What is it like studying a degree by distance?

I’m frequently asked this question, so here is my experience from the past 3 years and I’ll update as I progress


in 2015, I was awarded an exceptional opportunity by my employer at the time for education sponsorship, and so I researched for an enrolment where I could continue full-time work and attain a degree part-time via distance.

I didn’t know anyone who had done this before, so I reached out on LinkedIn to some industry contacts who had. From their experience I validated my expectations and then proposed the course to my sponsor.

The Bachelor of Business (Maritime and Logistics Management) from the Australian Maritime College at the University of Tasmania aligned well with my personal and career interests. I already had five years’ industry experience and wanted to take on something with a broader scope than my electrical trade skills.

I had always been interested in business and management and keenly observed how corporations operate in different markets. I now wanted to better understand the fundamentals of international business management, and shipping by default is a global market player. I felt that my skills could be better used to develop areas of a business to improve an organisations efficiency and profitability. I also have aspirations like to own and operate a business of my own someday, I just haven’t discovered what exactly yet.

So what’s it like?

Well, honestly it has been much harder than I expected. Having left formal education 8 years prior, it was very difficult to get back into the swing of things.

I was a bit naive in the beginning, I had the mindset that if 18 year old school leavers can do it then I should have no problem. However, in reality there is a clear difference between studying and working full-time. Yes I had the industry knowledge, but institutions expect you to learn and apply only what is being taught. I was used to an environment where if you don’t know something you become resourceful, you consult peers, experts etc to find the answer, apparently this is called cheating within academia 😉

It is expected that each unit should entail around 10 hours of study per week. In reality, on-top of a full time job, life commitments and chores, this is very tough to maintain. Even with a strict schedule it is hard to keep up with the work load. You find time whenever possible to do a bit more, but it’s not consistent and flowing like a Monday-Friday 9-5 job. It’s so easy to fall behind and very difficult to catch-up again!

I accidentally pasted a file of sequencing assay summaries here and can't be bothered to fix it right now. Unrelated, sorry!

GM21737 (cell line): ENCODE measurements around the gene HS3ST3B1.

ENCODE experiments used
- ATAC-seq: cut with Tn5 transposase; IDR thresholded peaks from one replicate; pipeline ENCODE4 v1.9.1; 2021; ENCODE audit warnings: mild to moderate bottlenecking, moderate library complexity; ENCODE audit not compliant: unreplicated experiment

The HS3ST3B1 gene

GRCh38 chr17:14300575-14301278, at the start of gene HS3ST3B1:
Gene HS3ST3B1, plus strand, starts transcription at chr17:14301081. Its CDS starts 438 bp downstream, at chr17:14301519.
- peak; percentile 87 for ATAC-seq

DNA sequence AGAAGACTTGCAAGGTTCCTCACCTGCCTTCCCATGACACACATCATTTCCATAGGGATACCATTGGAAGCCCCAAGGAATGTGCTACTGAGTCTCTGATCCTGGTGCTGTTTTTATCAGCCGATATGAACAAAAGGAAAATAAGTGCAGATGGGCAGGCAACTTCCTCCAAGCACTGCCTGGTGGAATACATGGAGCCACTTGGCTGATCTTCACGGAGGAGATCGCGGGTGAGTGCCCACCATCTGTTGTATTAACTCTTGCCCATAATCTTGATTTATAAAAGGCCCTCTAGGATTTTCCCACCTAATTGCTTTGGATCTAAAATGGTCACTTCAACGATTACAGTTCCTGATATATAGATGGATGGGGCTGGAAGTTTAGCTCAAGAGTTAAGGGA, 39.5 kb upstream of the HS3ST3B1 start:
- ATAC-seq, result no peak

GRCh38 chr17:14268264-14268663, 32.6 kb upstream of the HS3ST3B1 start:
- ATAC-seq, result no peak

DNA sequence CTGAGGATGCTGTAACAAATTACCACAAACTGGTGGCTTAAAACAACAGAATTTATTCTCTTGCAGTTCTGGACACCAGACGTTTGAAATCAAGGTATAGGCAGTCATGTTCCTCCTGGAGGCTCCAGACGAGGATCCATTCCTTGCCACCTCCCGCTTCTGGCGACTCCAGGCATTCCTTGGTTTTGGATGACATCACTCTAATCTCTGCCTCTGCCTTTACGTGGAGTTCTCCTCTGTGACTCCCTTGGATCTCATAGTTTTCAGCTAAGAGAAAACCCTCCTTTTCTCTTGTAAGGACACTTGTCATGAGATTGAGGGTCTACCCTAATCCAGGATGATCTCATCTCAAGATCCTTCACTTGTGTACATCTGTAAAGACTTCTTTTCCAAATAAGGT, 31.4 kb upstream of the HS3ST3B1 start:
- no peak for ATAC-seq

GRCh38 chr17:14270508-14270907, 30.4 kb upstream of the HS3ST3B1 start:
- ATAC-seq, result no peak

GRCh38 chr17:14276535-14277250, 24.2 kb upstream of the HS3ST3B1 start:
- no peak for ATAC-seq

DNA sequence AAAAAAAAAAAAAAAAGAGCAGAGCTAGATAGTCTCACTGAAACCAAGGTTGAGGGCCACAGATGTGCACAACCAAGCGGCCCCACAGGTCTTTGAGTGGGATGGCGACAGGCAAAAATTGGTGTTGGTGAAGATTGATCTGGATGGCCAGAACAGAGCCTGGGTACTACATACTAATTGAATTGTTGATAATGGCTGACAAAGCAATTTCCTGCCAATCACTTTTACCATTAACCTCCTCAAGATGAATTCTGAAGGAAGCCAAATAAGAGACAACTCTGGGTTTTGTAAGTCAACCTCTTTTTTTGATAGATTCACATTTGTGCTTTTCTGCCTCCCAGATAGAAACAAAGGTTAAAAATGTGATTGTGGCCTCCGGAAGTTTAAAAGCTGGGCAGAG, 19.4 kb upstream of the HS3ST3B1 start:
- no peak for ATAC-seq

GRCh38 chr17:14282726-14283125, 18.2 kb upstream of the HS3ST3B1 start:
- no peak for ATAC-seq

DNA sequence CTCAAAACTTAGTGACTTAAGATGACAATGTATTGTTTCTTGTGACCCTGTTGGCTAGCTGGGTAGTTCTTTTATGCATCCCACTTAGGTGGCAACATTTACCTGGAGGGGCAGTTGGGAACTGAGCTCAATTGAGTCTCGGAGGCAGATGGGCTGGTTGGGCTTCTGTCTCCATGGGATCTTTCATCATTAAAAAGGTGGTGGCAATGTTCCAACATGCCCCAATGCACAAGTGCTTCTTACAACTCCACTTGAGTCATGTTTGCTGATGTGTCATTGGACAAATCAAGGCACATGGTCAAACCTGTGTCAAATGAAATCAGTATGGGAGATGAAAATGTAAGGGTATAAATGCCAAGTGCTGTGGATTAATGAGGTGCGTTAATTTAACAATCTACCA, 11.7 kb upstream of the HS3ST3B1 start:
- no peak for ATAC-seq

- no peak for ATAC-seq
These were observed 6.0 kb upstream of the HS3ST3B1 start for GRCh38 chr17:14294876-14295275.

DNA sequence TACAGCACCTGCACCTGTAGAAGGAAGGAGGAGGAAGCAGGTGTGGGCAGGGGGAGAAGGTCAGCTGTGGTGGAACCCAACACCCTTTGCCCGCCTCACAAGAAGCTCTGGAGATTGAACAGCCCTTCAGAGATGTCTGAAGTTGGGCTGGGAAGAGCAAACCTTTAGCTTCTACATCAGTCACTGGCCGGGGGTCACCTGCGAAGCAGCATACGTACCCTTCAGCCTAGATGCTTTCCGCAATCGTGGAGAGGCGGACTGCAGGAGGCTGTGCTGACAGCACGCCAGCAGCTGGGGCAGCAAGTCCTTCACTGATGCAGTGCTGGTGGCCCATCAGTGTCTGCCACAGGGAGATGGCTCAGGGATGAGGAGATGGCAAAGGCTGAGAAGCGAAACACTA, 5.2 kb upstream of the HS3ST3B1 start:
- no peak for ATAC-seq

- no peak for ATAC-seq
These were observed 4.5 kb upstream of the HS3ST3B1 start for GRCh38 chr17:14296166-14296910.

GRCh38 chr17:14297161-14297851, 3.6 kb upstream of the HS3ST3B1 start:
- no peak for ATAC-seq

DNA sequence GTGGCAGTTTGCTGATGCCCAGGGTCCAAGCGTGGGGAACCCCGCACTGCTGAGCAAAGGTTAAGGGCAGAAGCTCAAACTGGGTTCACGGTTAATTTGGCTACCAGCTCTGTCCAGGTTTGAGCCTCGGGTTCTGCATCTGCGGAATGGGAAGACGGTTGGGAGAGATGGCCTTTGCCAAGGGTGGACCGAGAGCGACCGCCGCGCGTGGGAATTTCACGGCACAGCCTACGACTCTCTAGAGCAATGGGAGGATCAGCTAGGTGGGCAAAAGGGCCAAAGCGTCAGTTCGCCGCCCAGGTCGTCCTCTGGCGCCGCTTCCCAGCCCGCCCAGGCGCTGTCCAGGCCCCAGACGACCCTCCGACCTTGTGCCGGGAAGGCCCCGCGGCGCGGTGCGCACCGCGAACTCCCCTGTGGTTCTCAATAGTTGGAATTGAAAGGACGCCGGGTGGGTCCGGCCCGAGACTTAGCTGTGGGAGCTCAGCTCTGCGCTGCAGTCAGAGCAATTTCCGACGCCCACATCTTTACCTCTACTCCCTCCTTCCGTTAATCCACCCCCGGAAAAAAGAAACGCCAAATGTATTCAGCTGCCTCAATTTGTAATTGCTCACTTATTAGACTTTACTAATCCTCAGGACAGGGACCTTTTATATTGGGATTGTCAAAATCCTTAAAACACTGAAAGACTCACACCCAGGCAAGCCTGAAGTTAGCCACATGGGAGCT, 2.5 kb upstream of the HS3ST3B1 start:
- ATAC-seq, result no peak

I’ve had to make far too many sacrifices that I’m not proud of:

  • Missed social events on evenings and weekends
  • Less time to speak with my family overseas
  • Damaged and failed relationships
  • Health deterioration from hours extra screen time, sitting and lack of sleep
  • Mental capacity – it’s very draining constantly thinking about assignments. In some respects this is a huge waste of cognitive effort and could be better utilised on much more meaningful and relevant tasks.

Would I recommend it?

This is a tough one. There is immense value in broadening ones knowledge. However, institutions are slow to adapt in today’s fast paced connected work. You could easily obtain practically the same knowledge by committing to a series of Lynda, edX, YouTube and specialist courses from websites which explore the same concepts. Exams really only prove that you can remember what was taught and write about it. They don’t provide much practical assessment, which makes it very difficult for graduates to prove their worth in the real world.

I’m beyond grateful for the opportunity I received. Studying with practical experience meant I could relate and put into practice what I was learning. Unfortunately, many lecturers have not entered the workforce, so the theories they’re teaching would only get you so far. It’s certainly a challenge for the future of education and how these institutions remain relevant when you can learn everything you need from your mobile phone, practically free.

I would do it again, however, I foresee one day we’ll reach a balance where there isn’t an advantage from attending university for an undergraduate. We’ll reach a saturation point where our time could be better spent learning by doing, and proving competence by other means. Perhaps we’ll be able to scan our brains one day to score ability rather than waste valuable years trying to prove it.